In the aftermath of the surprise Conservative victory in the UK elections, three party leaders – Ed Miliband, Nick Clegg and Nigel Farage – formally resigned from their parties to withdraw temporarily from the chaos of British politics.
Natalie Bennett, the Australian born leader of the Green Party of England and Wales, has made no such declaration. She has resiliently refused to stand down as party leader and has announced that she will dedicate herself to continuing with the momentum of a ‘Green surge’.
The party quadrupled its share of the vote in this month’s UK general election, finishing second in four seats and seeing a surge in votes in Brighton for Caroline Lucas, their only MP in Westminster. Bennett was not as successful in her own London electorate (she came third in the seat of Holborn and St Pancras) but did improve her position in what is a Labour stronghold and remains confident in her party’s prospects in 2020.
Like her political rival Nigel Farage, Ms Bennett is unimpressed with the electoral system in the UK, stating that she feels it to be a travesty that “over a million people voted Green up and down the country and yet that’s been translated into just one seat.”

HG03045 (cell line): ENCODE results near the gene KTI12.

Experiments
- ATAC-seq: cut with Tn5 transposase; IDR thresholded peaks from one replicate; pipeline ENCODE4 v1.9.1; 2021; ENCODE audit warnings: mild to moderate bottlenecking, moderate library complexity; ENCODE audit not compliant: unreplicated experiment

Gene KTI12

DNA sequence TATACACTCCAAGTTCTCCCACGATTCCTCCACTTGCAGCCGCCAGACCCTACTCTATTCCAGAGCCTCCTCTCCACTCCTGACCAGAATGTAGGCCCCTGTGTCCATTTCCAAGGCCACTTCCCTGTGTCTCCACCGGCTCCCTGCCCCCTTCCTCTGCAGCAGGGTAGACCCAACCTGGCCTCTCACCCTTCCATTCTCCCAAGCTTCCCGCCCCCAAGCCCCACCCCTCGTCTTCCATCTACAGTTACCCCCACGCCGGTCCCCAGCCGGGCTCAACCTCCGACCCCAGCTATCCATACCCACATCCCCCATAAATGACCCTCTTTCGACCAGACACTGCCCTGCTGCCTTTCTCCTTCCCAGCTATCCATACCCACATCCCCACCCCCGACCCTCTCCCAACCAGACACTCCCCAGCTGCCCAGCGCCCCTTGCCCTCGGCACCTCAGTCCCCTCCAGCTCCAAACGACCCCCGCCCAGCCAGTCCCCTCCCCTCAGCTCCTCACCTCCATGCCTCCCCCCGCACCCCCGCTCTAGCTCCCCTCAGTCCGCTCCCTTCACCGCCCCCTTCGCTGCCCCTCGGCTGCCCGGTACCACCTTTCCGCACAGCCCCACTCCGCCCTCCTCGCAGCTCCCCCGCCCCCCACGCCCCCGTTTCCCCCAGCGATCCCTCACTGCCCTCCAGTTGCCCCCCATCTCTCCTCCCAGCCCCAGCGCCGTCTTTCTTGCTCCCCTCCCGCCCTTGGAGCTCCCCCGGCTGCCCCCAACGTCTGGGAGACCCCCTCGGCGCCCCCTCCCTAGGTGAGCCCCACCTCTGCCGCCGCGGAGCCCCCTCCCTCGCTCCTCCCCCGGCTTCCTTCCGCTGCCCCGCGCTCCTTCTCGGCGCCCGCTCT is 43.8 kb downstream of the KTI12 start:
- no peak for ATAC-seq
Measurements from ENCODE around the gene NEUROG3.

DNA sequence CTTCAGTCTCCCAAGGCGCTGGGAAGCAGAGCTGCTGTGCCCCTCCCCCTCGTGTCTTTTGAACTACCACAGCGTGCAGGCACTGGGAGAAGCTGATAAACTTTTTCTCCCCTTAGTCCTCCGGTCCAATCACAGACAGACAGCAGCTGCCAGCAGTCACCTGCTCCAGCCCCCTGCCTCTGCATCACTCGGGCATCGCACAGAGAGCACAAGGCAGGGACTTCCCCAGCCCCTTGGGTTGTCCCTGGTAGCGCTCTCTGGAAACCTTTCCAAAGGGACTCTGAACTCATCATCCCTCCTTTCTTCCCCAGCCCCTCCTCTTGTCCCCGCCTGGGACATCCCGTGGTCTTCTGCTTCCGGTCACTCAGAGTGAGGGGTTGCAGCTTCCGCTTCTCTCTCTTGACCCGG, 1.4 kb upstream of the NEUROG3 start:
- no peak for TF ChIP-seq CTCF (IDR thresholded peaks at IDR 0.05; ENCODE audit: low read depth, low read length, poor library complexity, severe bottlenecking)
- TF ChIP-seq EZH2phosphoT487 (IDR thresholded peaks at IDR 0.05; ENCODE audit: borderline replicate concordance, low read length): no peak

How does an Australian come to lead a political party in the UK?
Natalie Bennett first arrived in the UK in 1999, after spending 4 years in Thailand working in the Office of the National Commission of Women’s Affairs. She dedicated her time to journalism, writing and editing for The Guardian Weekly, The Independent and The Times newspapers until she voluntarily resigned from the profession in 2012.
Her political career began in 2006 when she joined the Green Party and stood for election as a councillor. She was then promoted to internal communications coordinator from 2007 – 2011, and was selected to run as a candidate it London for the 2010 general election.
Bennett replaced Caroline Lucas as party leader in September 2012, and was re-elected as leader in 2014 (due to the Greens having a 2 year leadership term agreement). Since then she has proudly defended her feminist beliefs and fearless approach to leading the Green Party.
Wherever you stand on the political spectrum, Natalie Bennett is undoubtedly an important figure in contemporary British politics and positive role model for ex-pat Australians with their eyes on Westminster.
Good onya, Natalie!
IMAGE: UK Green Party Leader Natalie Bennett campaigning in the 2015 general election. (Photo by Matt Cardy/Getty Images)